Quick note to all our friends up north. Project artist Abigail DeVille has been busy lately, creating the totally immersive, totally Mad Max-ian set design. Peep the above pic. It’s for a production of “A Midsummer’s Night Dream,” part of the very big deal Stratford Shakespeare Festival in Stratford, Ontario Canada. It premieres July 24 and runs thru September 20. Peter Sellars directs, collaborator Charlotte Brathwaite is also involved, and it’s gonna be staged in a local Masonic Hall. Need we say more? (Abigail’s definitely stepped it up since constructing the set for a Brooklyn-based production of Adrienne Kennedy’s “She Talks to Beethoven” back in early 2014; that work was featured on our first film with her.)
Quick note to all our friends closer to home. Abigail’s currently got some big and super-trashy and very beautiful sculptures at the Studio Museum in Harlem. It’s part of the “Material Histories” exhibit, this year’s edition of the annual Artist in Residence show. That runs thru October 26.
Photograph courtesy Stratford Shakespeare Festival, 2014.
You can get a serving of New York Close Up artist Jacolby Satterwhite lottsa different ways today-
#1 – Documentary-style. Our latest film on Jacolby is now live: Jacolby Satterwhite Is Going Public.
#2 – Step Up Revolution-style. Besides showing his latest animation, Reifying Desire 6, at the Whitney Biennial, Jacolby is also doing a series of regular but impromptu performances at the museum. In a new silver catsuit! Unfortunately, there’s no set schedule. But if you go to the Whitney often, hang out in the lobby, and check Jacolby’s facebook page enough, you should be able to catch a glimpse. The Biennial and Jacolby’s performances run through May 25th.
#3 – Mother and Son-style. Jacolby and his mother Patricia have created a new collaborative work for the “When the Stars Fall” group exhibition at the Studio Museum in Harlem. It’s the first time Patricia’s amazing drawings have been shown in public. That’s up through June 29.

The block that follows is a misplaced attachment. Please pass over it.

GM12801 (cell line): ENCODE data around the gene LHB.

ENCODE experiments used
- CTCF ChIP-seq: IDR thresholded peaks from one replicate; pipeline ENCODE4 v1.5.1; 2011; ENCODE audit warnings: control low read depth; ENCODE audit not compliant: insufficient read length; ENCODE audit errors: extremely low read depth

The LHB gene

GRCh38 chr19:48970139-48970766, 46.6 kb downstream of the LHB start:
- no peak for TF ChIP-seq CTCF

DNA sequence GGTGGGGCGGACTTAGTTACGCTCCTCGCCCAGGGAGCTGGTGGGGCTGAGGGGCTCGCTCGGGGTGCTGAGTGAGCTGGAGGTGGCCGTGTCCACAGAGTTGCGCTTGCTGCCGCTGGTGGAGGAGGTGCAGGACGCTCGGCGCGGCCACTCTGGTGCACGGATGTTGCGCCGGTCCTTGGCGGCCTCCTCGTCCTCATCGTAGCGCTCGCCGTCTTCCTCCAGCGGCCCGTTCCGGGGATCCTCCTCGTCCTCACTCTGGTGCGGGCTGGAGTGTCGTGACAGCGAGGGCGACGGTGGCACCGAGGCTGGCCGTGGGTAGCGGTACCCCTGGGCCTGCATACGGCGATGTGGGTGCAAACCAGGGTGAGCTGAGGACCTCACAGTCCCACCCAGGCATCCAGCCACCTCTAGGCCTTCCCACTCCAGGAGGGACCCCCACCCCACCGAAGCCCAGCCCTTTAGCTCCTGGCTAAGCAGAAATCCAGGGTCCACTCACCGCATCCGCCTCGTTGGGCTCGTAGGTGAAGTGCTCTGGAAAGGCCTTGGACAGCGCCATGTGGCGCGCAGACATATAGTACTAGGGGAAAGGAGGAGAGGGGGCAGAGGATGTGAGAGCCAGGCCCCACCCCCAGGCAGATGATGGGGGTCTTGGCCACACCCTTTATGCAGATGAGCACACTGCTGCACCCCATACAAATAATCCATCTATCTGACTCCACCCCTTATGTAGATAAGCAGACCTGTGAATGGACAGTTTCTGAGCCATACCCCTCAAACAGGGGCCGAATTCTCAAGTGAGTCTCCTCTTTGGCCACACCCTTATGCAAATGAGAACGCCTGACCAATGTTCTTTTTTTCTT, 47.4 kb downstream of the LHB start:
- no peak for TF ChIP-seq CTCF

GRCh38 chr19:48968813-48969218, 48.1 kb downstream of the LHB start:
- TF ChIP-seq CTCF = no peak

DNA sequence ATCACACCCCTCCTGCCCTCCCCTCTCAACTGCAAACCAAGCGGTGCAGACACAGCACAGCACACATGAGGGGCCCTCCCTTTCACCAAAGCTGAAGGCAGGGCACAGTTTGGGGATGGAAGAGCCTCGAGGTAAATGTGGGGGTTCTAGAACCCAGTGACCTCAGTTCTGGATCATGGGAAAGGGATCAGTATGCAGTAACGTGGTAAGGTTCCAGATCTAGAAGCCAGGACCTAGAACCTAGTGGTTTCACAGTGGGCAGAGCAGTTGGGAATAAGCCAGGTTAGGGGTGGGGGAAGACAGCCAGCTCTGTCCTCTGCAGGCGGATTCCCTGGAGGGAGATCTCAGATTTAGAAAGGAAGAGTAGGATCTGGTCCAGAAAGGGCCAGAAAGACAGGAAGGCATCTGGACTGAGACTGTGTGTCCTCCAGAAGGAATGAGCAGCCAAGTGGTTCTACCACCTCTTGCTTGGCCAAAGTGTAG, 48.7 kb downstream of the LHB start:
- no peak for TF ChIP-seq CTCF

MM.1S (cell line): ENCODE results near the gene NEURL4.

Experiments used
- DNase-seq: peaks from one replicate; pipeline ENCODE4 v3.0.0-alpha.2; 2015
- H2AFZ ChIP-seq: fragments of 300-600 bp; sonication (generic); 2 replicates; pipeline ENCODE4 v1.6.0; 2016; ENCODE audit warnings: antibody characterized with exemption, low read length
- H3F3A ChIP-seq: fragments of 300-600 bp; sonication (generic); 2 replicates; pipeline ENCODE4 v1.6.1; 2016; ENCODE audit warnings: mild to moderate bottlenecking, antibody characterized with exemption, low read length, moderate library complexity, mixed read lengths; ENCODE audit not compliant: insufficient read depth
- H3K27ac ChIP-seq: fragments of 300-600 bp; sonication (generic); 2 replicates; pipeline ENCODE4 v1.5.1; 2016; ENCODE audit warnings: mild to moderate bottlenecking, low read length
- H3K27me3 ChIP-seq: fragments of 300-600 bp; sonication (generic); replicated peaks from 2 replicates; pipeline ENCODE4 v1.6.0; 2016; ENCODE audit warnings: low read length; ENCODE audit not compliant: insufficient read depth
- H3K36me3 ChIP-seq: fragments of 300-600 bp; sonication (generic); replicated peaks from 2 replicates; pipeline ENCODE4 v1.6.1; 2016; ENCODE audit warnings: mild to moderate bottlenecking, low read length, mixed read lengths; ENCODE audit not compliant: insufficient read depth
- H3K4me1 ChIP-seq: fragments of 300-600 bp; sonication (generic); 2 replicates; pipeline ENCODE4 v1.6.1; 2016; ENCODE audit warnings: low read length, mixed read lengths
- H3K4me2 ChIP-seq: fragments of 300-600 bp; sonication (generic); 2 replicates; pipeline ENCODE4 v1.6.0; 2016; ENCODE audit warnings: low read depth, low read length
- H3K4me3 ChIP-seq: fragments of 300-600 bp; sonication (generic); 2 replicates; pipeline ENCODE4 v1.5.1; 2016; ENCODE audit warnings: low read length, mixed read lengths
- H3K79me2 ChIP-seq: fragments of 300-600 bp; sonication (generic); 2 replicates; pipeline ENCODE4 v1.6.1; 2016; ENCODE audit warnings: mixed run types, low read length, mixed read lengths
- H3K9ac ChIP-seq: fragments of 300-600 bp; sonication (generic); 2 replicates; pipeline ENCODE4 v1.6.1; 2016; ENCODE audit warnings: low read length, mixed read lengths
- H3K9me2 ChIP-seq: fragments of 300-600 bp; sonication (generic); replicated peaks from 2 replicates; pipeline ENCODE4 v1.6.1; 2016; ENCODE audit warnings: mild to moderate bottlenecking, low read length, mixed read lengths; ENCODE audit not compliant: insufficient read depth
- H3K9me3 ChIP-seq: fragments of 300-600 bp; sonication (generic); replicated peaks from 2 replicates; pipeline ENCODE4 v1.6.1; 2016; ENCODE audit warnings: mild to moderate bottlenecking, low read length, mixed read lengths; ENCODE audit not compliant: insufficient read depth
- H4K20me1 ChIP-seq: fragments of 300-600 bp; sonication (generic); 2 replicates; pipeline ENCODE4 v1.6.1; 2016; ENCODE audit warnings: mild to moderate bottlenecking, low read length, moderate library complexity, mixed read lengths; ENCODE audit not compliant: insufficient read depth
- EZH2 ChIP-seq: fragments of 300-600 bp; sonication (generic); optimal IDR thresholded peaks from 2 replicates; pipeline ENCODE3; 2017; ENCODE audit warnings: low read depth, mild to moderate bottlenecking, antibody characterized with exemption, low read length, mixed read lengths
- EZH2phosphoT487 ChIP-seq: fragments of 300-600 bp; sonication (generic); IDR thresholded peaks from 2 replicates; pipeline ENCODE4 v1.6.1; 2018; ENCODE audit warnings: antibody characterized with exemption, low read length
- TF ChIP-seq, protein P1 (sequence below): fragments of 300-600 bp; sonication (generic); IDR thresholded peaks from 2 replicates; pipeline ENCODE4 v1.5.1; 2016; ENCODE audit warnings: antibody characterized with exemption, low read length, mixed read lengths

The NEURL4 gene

#4 – Be More PBS-style. Somewhat improbably Jacolby, artist Zoe Leonard, and co-curators Michelle Grabner and Stuart Comer all recently appeared on the Charlie Rose show to talk about the Whitney Biennial. Yes, the Charlie Rose show. Check it here and see Charlie actually crack a smile.
An important announcement – New York Close Up project artist Jacolby Satterwhite is part of this year’s Whitney Biennial! This alert’s a little late coming I know, but don’t worry, you’ve got until May 25 to check out Jacolby’s continually amazing video work. He’s showing his latest irrepressible and bewitching animation, Reifying Desire 6. So to Jacolby, congrats. And to our faithful viewers, be on the lookout for a Biennial-centric next film on Jacolby in the coming months.
Only the most observant viewer would probably catch that the above pic is actually a print by New York Close Up artist Keltie Ferris. It’s part of a recent set of “body prints” on exhibit thru March 30th at Chapter NY in Manhattan’s Lower East Side. And only the most conscientious New York gallery goer would know that friend and fellow project artist Josephine Halvorson wrote a really sympathetic and astute essay for the show. So in the interest of making a little more visible the connection between two of our favorite artists – and in the critical spirit of Josephine’s most recent film, Josephine Halvorson Gets the Conversation Going – we’re happy to present the essay in full:
If you happen to be in Times Square at 11:57PM anytime in January, please look up. Because every night in January, for three very precious minutes, Times Square Arts & the Times Square Advertising Coalition will be presenting the work of New York Close Up project artist Laleh Khorramian in the mother of all multi-channel video screenings. They’ll be excerpting Laleh’s decidedly non-advertising animation Water Panics in the Sea (2011) on an obscene number of screens. (That film was also featured in her first New York Close Up espisode, Laleh Khorramian’s Epic Animations.)
Laleh’s film is kicking off the 2014 season of Midnight Moment, which in the words of their website is “the largest coordinated effort in history by the sign operators in Times Square to display synchronized, cutting-edge creative content on electronic billboards and newspaper kiosks throughout Times Square every night.” Talk about exposure . . . .